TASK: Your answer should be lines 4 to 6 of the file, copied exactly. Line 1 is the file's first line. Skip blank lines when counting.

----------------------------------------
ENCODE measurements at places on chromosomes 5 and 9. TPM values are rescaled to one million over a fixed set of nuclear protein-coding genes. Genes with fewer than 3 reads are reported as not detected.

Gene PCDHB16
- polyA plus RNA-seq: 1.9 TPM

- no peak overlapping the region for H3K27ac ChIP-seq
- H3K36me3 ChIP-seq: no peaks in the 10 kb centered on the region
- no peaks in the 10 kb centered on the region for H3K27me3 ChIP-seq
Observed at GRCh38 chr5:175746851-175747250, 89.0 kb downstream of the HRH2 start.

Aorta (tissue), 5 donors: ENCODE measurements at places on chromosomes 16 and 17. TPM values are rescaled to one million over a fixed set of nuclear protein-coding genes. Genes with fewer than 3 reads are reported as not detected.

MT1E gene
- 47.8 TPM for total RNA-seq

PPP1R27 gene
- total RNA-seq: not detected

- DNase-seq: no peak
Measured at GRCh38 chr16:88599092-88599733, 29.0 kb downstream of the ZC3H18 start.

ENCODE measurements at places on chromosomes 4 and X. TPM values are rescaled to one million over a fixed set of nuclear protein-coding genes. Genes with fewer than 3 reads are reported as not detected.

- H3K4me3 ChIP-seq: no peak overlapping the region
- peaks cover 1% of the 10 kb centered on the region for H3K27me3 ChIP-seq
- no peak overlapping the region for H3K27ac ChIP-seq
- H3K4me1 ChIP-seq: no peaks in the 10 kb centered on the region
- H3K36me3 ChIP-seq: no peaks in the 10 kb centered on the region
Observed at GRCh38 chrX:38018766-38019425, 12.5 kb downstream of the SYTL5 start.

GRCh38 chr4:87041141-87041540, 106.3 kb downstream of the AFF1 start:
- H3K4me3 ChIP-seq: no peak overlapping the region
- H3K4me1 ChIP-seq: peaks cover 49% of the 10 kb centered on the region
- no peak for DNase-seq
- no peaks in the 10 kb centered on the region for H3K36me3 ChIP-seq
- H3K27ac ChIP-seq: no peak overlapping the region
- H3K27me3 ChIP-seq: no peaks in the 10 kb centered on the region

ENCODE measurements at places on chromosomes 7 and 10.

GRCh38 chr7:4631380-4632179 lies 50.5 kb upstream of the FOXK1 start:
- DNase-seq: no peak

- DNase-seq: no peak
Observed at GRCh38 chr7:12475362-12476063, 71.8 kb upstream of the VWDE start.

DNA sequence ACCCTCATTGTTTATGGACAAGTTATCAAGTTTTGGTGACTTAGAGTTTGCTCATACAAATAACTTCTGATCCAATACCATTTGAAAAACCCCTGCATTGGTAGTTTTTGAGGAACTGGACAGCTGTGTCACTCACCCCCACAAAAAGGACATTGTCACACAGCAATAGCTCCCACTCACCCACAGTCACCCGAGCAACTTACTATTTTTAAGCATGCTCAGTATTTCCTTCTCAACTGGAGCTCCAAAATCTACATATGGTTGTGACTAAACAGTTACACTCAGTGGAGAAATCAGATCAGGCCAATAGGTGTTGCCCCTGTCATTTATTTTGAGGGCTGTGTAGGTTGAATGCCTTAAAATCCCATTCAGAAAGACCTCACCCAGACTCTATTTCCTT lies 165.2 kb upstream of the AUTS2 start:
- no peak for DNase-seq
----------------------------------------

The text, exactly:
- no peak overlapping the region for H3K27ac ChIP-seq
- H3K36me3 ChIP-seq: no peaks in the 10 kb centered on the region
- no peaks in the 10 kb centered on the region for H3K27me3 ChIP-seq